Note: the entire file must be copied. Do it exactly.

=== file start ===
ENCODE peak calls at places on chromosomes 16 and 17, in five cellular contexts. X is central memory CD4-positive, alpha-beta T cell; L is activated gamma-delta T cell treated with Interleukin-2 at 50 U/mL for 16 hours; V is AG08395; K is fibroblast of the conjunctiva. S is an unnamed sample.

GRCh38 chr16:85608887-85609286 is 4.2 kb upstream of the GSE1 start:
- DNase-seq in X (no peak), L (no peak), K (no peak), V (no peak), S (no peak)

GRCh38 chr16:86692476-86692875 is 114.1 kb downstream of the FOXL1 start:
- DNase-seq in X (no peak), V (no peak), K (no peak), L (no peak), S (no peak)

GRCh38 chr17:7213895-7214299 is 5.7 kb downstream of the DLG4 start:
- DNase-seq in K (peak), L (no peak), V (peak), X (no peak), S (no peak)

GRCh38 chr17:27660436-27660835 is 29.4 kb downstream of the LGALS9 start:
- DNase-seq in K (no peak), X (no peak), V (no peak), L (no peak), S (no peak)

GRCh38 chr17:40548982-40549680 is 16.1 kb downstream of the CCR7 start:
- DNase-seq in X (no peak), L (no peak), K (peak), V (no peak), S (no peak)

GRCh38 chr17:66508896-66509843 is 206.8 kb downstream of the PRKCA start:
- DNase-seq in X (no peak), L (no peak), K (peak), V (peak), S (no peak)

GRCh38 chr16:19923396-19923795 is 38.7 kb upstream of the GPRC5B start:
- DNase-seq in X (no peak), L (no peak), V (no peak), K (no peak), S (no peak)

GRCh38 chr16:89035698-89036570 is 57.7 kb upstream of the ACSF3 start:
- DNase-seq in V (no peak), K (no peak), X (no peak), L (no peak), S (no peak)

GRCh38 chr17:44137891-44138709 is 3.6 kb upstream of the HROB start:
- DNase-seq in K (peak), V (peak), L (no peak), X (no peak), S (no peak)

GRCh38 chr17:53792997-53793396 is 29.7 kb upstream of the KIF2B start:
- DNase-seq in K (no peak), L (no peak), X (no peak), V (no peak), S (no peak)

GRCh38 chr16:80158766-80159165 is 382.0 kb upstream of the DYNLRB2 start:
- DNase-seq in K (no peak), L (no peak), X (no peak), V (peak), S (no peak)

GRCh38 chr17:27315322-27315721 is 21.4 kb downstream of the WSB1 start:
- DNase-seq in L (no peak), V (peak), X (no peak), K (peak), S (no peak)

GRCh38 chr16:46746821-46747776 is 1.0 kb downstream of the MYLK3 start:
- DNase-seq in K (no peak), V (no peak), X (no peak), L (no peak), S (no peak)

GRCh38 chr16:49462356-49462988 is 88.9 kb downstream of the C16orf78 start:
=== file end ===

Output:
ENCODE peak calls at places on chromosomes 16 and 17, in five cellular contexts. X is central memory CD4-positive, alpha-beta T cell; L is activated gamma-delta T cell treated with Interleukin-2 at 50 U/mL for 16 hours; V is AG08395; K is fibroblast of the conjunctiva. S is an unnamed sample.

GRCh38 chr16:85608887-85609286 is 4.2 kb upstream of the GSE1 start:
- DNase-seq in X (no peak), L (no peak), K (no peak), V (no peak), S (no peak)

GRCh38 chr16:86692476-86692875 is 114.1 kb downstream of the FOXL1 start:
- DNase-seq in X (no peak), V (no peak), K (no peak), L (no peak), S (no peak)

GRCh38 chr17:7213895-7214299 is 5.7 kb downstream of the DLG4 start:
- DNase-seq in K (peak), L (no peak), V (peak), X (no peak), S (no peak)

GRCh38 chr17:27660436-27660835 is 29.4 kb downstream of the LGALS9 start:
- DNase-seq in K (no peak), X (no peak), V (no peak), L (no peak), S (no peak)

GRCh38 chr17:40548982-40549680 is 16.1 kb downstream of the CCR7 start:
- DNase-seq in X (no peak), L (no peak), K (peak), V (no peak), S (no peak)

GRCh38 chr17:66508896-66509843 is 206.8 kb downstream of the PRKCA start:
- DNase-seq in X (no peak), L (no peak), K (peak), V (peak), S (no peak)

GRCh38 chr16:19923396-19923795 is 38.7 kb upstream of the GPRC5B start:
- DNase-seq in X (no peak), L (no peak), V (no peak), K (no peak), S (no peak)

GRCh38 chr16:89035698-89036570 is 57.7 kb upstream of the ACSF3 start:
- DNase-seq in V (no peak), K (no peak), X (no peak), L (no peak), S (no peak)

GRCh38 chr17:44137891-44138709 is 3.6 kb upstream of the HROB start:
- DNase-seq in K (peak), V (peak), L (no peak), X (no peak), S (no peak)

GRCh38 chr17:53792997-53793396 is 29.7 kb upstream of the KIF2B start:
- DNase-seq in K (no peak), L (no peak), X (no peak), V (no peak), S (no peak)

GRCh38 chr16:80158766-80159165 is 382.0 kb upstream of the DYNLRB2 start:
- DNase-seq in K (no peak), L (no peak), X (no peak), V (peak), S (no peak)

GRCh38 chr17:27315322-27315721 is 21.4 kb downstream of the WSB1 start:
- DNase-seq in L (no peak), V (peak), X (no peak), K (peak), S (no peak)

GRCh38 chr16:46746821-46747776 is 1.0 kb downstream of the MYLK3 start:
- DNase-seq in K (no peak), V (no peak), X (no peak), L (no peak), S (no peak)

GRCh38 chr16:49462356-49462988 is 88.9 kb downstream of the C16orf78 start: